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Shortly after I finished eating lunch with my good friend Wayne – who brought me a yummy salad to eat – and after he had left, my oncologist from PMH walked in. I was so thrilled to see Dr. K! He makes me so happy. He really is an incredible man. After he asked me a few questions about how I was feeling and right before he was about to give me the run down of how he sees the situation, my friend Stefanie walked in. And thank goodness she did. I felt like he was about to drop a bomb of information on me. The last time he did this was when he broke down my treatment plan to me shortly after I was diagnosed. I checked out and was only able to catch a few words. It was just too much information for me to process while I was in a state of shock. Luckily I had friends and family in the room that jotted down as many things they were able to process.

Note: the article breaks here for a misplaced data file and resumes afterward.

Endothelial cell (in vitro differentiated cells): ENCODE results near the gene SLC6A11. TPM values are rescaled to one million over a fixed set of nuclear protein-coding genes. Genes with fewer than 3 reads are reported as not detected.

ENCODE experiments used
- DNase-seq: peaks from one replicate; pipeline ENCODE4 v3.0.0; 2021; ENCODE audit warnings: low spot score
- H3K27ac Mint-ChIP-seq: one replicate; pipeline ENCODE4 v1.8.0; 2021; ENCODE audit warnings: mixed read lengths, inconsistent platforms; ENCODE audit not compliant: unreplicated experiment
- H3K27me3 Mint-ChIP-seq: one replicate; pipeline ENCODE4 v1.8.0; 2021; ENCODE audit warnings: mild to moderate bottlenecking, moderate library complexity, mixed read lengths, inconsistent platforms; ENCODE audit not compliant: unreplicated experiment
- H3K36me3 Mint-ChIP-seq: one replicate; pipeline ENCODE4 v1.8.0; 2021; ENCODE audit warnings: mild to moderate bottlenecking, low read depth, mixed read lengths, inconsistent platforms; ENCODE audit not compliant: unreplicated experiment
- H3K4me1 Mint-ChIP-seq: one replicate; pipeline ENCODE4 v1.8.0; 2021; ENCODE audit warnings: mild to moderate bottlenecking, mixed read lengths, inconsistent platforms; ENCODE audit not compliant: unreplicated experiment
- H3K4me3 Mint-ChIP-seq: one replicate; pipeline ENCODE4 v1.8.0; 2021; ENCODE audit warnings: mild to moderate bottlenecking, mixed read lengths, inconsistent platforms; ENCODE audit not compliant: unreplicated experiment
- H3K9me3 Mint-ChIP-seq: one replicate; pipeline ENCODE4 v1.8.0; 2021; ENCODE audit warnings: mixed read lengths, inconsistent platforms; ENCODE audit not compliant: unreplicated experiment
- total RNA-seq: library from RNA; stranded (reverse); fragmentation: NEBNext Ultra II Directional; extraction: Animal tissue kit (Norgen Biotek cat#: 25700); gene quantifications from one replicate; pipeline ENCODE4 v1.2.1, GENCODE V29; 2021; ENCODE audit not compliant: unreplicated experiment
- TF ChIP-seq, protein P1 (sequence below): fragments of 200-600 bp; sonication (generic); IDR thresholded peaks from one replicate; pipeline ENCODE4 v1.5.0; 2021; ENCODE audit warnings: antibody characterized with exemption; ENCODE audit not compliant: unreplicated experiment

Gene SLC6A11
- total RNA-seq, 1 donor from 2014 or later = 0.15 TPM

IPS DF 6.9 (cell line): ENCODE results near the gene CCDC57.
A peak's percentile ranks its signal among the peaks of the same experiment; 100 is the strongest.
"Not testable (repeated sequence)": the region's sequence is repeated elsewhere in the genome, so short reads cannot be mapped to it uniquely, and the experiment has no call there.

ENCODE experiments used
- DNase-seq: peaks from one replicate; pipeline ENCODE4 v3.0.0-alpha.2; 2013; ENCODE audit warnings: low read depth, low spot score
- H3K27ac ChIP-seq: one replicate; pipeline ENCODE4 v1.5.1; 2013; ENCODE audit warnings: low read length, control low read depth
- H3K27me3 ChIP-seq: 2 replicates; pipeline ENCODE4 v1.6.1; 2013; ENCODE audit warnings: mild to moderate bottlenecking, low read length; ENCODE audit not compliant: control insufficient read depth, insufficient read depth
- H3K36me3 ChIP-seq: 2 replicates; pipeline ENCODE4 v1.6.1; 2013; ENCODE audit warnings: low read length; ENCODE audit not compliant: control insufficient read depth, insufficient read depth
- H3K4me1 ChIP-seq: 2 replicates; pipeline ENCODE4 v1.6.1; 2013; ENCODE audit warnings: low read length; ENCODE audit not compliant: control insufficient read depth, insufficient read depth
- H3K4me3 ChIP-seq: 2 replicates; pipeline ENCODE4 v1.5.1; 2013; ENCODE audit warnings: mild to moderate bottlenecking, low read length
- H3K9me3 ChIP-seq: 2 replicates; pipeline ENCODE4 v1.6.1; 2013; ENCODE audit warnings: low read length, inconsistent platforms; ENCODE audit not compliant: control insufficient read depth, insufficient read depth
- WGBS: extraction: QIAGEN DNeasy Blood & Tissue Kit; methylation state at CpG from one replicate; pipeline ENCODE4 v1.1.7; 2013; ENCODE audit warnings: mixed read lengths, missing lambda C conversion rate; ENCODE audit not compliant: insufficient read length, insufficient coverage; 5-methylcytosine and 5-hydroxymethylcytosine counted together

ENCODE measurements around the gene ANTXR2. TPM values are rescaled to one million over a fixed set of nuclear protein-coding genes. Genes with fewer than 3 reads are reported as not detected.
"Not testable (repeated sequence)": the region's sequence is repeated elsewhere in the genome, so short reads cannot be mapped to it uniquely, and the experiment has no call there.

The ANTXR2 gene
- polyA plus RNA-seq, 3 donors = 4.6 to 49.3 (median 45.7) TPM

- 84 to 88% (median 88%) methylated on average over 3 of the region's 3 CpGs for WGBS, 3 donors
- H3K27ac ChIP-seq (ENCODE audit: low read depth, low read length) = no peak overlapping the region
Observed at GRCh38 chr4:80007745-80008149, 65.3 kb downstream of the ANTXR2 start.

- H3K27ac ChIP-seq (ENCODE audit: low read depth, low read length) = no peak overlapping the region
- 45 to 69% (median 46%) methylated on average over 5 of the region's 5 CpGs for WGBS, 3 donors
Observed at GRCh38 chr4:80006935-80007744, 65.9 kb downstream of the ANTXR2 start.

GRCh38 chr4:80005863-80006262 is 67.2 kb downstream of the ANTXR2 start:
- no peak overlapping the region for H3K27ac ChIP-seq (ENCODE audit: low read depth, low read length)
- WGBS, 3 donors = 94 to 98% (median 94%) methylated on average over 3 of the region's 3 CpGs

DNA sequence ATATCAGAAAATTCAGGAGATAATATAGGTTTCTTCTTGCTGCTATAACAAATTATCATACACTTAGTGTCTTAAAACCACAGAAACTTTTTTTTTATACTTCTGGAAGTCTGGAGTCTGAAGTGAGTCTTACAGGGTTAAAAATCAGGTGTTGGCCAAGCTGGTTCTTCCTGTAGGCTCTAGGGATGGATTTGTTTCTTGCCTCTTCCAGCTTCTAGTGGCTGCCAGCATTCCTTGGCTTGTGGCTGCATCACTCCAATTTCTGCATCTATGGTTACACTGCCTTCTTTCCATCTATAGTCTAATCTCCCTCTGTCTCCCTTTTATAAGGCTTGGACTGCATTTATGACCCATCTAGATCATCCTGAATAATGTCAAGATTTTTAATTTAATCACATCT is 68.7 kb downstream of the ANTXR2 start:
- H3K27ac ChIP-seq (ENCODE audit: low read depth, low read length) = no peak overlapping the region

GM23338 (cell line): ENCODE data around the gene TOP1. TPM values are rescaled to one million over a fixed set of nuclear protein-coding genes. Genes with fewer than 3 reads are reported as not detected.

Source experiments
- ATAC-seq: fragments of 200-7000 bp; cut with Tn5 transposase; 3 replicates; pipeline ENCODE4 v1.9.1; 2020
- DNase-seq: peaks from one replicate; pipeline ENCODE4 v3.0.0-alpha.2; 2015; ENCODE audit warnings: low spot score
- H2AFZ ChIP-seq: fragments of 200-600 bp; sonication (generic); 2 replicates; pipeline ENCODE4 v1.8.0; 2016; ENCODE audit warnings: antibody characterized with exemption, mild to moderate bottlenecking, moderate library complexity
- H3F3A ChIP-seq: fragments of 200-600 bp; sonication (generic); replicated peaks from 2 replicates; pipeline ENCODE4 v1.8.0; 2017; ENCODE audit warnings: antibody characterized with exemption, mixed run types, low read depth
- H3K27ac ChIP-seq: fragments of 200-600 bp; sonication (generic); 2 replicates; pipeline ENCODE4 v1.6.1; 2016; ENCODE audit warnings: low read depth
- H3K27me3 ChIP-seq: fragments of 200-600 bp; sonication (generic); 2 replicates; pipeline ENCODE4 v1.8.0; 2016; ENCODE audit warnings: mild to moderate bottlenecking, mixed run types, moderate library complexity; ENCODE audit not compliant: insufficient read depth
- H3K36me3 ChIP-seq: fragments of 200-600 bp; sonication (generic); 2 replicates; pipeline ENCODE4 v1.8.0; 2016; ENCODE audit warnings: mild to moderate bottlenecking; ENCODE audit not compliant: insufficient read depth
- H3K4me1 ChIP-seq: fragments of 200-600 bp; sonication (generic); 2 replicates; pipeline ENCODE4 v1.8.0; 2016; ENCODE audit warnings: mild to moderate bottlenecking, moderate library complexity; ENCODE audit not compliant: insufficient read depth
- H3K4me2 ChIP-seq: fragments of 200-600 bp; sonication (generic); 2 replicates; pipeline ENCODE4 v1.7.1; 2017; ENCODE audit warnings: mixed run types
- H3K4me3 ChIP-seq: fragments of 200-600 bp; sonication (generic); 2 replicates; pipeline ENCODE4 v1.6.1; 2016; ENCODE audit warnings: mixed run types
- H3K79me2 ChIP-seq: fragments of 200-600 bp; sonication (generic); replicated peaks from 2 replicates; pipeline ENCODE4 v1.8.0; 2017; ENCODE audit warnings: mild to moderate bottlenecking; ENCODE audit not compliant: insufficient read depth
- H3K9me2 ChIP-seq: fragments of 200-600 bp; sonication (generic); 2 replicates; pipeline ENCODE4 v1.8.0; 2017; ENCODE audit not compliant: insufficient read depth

Based on what I have been experiencing over the past week with face, neck, chest and back swelling, the mass has grown – from the last chemo session on June 30th until now. There has been an increase in compression with my main vessel that is causing similar (but much much less severe) symptoms that I had experienced pre-diagnosis and pre-treatment. I can breathe, eat, drink, sleep – function this time around. But the fact that the swelling is pressing up against my airway is still worrisome. This means that at this point, the original plan of moving forward with radiation next is not going to be enough. I asked him “now what?” and he said that we are going to have to take an alternative route.